Photography by Jay Canter
Childhood Dream Turned Futuristic Fighter Jet
As the teacher drones on and on, your imagination begins to wander - eventually transporting you to an alternate reality where an enemy is invading and, as the titular hero, you’ll need to defend yourself, your school, and your classroom crush. When you’re broken out of your boredom-induced trance via a ruler smack on the desk and a class-wide laugh, there’s the initial sting of embarrassment, but none of them know that they’re only safe due to your heroics in fighting off the baddies.
Anyone who’s had their head in the clouds before can identify with that situation, and Jhae Pfenning is no different, except his favorite day dream was flying around in those clouds in his personal Veritech fighter. For those uninitiated, a Veritech fighter is the transformable fighter jet from the Macross (Japanese anime) or Robotech (English adaptation) universe, and Pfenning’s dream was to pilot the lead VF-1S Valkyrie that the series is known for.
Fast forward to high school, and Pfenning was chasing after a fighter jet with four wheels this time: the Acura NSX. It is inspired by the F-16, after all. After spotting the infamous NSX with the vanity plate “INUKEM” around town, rumored to belong to the owner of ID Software (Duke Nukem, DOOM) at the time, and being lucky enough to sit in an NSX on the showroom floor, Pfenning decided it was perfect for him and vowed to own one one day. Years later, he made good on the promise.
The NSX that Pfenning brought home in 2012 was Berlina Black with Camel interior, and the previous owner had already had the NA2 conversion done, so no more pop-up headlights. Some friends had advised him to keep it the way he received it, but there were already plans in motion, and now that Pfenning had his NSX, it was time to make his childhood dream of having his very own Veritech fighter come true as well.
“Making the vehicle my own and making sure it doesn’t look like any other NSX out there has always been the goal,” Pfenning explains. “One could debate on the tastefulness of a printed vehicle wrap, but underneath the wrap, there’s a meticulously-built Berlina black NSX that hopefully is regarded by many is being as good as there is out there.”
The wrap Pfenning mentioned is one that he designed himself. He set out to make something tailored to the design of the NSX, while also heavily influenced by the VF-1S Valkyrie from his dreams. To achieve this, he slowly taught himself Photoshop skills to make concepts, while studying scale models of the fictional fighter jet, as well as visiting aircraft museums to take photos of F-14 Tomcats, which the Macross jet is based off of. Almost a full calendar year later, Pfenning had a design that reflected the lines of the NSX and reflected the details of the VF-1S, all the way down to the rivets, U.N. Spacy roundel, and even some rescue instructions near the driver door handle.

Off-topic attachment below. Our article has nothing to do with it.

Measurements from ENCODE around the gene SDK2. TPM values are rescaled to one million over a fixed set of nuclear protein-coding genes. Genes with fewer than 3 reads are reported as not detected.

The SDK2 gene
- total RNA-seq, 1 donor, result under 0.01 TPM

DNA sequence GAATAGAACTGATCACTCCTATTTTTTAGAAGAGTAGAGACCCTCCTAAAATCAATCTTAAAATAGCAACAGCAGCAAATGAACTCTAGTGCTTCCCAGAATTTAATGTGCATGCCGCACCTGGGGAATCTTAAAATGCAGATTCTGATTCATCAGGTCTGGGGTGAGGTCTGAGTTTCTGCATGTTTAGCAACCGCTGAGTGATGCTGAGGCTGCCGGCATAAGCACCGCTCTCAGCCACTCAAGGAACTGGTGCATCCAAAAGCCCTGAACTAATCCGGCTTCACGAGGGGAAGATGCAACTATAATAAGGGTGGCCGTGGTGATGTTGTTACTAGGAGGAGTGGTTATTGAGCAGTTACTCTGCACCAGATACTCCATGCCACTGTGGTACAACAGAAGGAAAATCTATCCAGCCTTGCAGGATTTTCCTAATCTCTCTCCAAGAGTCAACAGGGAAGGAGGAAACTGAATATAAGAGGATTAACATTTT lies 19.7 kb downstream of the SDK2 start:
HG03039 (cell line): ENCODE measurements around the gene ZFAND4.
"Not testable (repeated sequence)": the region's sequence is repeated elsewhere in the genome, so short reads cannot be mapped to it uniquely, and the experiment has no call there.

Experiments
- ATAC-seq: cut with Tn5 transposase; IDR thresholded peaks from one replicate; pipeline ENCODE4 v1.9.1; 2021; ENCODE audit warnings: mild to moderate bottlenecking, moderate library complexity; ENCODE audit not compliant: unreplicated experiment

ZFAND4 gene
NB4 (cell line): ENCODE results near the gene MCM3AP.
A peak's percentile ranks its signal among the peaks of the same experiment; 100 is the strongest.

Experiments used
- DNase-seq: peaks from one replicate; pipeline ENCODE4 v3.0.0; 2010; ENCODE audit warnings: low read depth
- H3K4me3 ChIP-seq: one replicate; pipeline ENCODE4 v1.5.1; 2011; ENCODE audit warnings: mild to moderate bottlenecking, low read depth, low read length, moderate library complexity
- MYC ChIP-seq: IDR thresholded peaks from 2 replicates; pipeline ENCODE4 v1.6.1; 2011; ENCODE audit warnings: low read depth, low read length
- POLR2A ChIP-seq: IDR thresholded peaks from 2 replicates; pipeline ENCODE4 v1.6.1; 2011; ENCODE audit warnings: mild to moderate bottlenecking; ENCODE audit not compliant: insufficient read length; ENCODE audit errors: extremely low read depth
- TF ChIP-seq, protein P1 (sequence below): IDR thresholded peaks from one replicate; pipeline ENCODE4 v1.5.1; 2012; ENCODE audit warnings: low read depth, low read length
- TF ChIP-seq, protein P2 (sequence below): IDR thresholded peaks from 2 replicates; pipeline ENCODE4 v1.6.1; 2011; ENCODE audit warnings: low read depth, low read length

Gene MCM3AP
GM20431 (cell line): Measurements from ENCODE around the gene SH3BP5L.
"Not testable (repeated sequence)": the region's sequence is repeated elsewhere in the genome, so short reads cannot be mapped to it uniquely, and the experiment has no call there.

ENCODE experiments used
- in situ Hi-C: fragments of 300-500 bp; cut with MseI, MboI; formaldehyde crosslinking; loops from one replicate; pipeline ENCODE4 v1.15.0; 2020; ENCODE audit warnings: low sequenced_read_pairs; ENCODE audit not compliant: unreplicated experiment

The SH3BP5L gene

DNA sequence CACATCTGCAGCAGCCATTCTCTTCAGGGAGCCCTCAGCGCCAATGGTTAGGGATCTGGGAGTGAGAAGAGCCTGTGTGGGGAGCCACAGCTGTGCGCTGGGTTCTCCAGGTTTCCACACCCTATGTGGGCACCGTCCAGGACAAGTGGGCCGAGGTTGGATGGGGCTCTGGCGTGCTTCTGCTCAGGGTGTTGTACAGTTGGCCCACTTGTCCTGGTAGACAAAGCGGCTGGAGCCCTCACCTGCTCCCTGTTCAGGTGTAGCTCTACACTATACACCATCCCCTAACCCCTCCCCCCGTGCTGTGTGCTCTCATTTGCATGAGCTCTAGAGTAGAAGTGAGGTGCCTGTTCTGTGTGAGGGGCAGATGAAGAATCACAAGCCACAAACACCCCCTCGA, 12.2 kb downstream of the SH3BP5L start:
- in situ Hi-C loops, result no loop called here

After learning the ins and outs of Photoshop enough to design vehicle wrap templates, it was on to Autodesk Fusion 360, where Pfenning would design parts for his interior in the software and 3D-print them into reality. Having a helping hand wiring for him, while another allowed him to print what he designed, the NSX’s interior resulted in a blend of anime fighter jet and F-14. A heavy dose of carbon fiber has been applied, by way of the Pride Carbon door cards and the Tillet B5 bucket seats - the latter of which features 3D-printed “seat ejection” panels accurate to the anime. Below the Clarion NX850 head unit are a custom arrangement of illuminated buttons and toggle switches that spread down the center console, while just above the steering wheel, mounted to the top of the column, is a heads-up display that Pfenning designed and rigged up himself. A host of camera systems also make up more displays around the cockpit, like the Clarion CC520 in the front bumper, the Papago S780 dash cams in the front and rear, and the Owl Camera security system - all of which provide peace of mind when driving or in a battle situation.
“I didn’t want to change the dynamic of how the driver would interact with the car, but instead, if even for a moment, provide the driver with a feeling that they were in a fighter jet,” says Pfenning of his creation. “Basically, it’s cosplay for the interior.”
That’s not to say that this whole car is just a cosplay either. Underneath the Veritech skin is a performance-oriented NSX that’s built with quality parts. Under the hood, a combination of a LoveFAB LF-600 Garrett 3076R turbo kit, titanium headers, custom exhaust system, plus an AEM F/I controller, and Science of Speed tune result in a respectable 400 wheel-horsepower from Honda’s C32B V6 engine.
Lightweight Forgeline EX1 wheels in unison with Michelin Pilot Super Sport tires in staggered 18- and 19-inch sizing hold none of the performance back, while a Futura Design BBK, eight-piston in the front and six-piston in the rear, brings the “VF-1SNSX” back to base after a successful mission.
One mission that Pfenning is particularly proud of is attending Anime Expo and meeting the creators of Robotech, who loved his car so much that they invited him to come visit at Harmony Gold Studios in Hollywood, California, where the series was produced. Six years since starting the project born out of his childhood fantasy and a car he had pined after for almost 20 years, Pfenning’s efforts were validated by the very people responsible for exposing him to the world of Macross and Robotech that he fell in love with in the first place. If that doesn’t make you feel like a kid again, we don’t know what will.